Type in docs to see some information about the newly created corpus:
Metadata: corpus specific: 0, document level (indexed): 0
Content: documents: 30
The summary() function gives more details, including a complete listing of files…but it isn’t particularly enlightening. Instead, we’ll examine a particular document in the corpus.
Which prints the entire content of 30th document in the corpus to the console.
Data cleansing, though tedious, is perhaps the most important step in text analysis. As we will see, dirty data can play havoc with the results. Furthermore, as we will also see, data cleaning is invariably an iterative process as there are always problems that are overlooked the first time around.
The tm package offers a number of transformations that ease the tedium of cleaning data. To see the available transformations type getTransformations() at the R prompt:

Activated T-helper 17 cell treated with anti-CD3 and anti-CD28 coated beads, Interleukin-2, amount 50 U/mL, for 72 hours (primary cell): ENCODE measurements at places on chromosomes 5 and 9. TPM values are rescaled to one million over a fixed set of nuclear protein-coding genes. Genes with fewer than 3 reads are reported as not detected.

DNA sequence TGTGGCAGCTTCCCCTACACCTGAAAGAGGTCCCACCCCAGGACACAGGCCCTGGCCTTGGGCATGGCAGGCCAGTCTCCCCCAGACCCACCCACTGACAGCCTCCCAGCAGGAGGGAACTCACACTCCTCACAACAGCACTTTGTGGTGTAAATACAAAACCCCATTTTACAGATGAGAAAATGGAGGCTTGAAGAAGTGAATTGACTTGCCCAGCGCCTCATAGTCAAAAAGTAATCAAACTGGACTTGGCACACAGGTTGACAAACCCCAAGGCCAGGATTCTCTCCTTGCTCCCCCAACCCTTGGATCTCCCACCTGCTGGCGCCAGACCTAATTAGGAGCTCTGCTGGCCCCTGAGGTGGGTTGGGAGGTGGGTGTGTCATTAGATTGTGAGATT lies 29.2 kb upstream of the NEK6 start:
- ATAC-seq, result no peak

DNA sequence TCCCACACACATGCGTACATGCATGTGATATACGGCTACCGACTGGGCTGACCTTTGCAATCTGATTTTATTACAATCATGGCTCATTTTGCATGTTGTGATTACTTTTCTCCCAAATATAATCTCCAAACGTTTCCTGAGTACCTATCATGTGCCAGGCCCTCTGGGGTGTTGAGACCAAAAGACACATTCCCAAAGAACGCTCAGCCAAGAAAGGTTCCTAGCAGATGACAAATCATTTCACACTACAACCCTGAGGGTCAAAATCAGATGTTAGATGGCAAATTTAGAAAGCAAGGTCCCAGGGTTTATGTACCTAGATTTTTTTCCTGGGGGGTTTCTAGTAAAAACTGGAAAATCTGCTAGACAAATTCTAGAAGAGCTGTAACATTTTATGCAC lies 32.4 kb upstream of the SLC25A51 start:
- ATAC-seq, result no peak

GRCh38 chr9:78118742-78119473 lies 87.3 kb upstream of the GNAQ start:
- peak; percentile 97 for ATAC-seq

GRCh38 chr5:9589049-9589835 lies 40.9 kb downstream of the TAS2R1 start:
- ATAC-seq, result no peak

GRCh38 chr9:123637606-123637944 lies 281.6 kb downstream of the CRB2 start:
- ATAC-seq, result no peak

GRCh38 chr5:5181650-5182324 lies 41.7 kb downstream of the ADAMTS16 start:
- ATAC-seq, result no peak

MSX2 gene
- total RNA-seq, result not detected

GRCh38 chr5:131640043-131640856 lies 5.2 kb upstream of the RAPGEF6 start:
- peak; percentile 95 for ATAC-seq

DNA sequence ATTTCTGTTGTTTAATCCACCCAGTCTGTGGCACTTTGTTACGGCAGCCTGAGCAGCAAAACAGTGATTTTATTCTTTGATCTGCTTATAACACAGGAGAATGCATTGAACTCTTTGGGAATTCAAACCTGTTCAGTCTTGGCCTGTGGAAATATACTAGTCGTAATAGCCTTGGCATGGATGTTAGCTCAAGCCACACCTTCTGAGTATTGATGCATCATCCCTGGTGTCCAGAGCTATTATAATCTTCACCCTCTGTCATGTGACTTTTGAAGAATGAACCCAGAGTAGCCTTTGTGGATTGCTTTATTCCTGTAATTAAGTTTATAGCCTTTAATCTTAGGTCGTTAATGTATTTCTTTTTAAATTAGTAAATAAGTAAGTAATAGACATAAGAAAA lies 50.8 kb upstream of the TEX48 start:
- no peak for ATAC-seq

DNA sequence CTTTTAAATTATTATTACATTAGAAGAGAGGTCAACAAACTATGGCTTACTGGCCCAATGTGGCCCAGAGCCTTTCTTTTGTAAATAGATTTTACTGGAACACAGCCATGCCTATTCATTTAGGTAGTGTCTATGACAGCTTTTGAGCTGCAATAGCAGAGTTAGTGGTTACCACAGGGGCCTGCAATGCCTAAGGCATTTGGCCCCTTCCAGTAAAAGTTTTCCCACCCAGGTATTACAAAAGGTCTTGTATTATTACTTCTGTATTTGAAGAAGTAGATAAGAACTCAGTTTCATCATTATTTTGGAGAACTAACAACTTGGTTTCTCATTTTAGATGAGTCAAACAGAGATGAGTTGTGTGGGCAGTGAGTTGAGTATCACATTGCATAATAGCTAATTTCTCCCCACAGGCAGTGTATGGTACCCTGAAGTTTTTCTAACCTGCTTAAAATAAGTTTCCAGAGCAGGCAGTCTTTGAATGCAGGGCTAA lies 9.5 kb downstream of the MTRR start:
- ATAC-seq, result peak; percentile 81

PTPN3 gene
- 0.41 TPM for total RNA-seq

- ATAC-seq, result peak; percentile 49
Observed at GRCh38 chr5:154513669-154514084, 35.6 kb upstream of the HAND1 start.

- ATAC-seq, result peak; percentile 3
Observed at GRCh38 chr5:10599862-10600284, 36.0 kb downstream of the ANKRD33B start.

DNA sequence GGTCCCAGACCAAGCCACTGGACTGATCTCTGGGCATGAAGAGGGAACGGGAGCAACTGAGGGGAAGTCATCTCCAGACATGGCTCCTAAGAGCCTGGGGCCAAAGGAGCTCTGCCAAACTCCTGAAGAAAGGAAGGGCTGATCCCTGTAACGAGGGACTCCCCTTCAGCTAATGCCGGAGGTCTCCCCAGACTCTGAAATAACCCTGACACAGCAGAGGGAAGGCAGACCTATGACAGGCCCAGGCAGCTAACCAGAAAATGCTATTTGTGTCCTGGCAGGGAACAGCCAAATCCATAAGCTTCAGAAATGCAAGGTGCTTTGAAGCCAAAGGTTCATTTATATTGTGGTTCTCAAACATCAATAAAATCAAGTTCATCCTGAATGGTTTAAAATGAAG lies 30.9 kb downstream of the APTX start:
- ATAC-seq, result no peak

“removeNumbers” “removePunctuation” “removeWords” “stemDocument” “stripWhitespace”
Most of these are self-explanatory. I’ll explain those that aren’t as we go along.
There are a few preliminary clean-up steps we need to do before we use these powerful transformations. If you inspect some documents in the corpus (and you know how to do that now), you will notice that I have some quirks in my writing. For example, I often use colons and hyphens without spaces between the words separated by them. Using the removePunctuation transform without fixing this will cause the two words on either side of the symbols to be combined. Clearly, we need to fix this prior to using the transformations.
To fix the above, one has to create a custom transformation. The tm package provides the ability to do this via the content_transformer function. This function takes a function as input, the input function should specify what transformation needs to be done. In this case, the input function would be one that replaces all instances of a character by spaces. As it turns out the gsub() function does just that.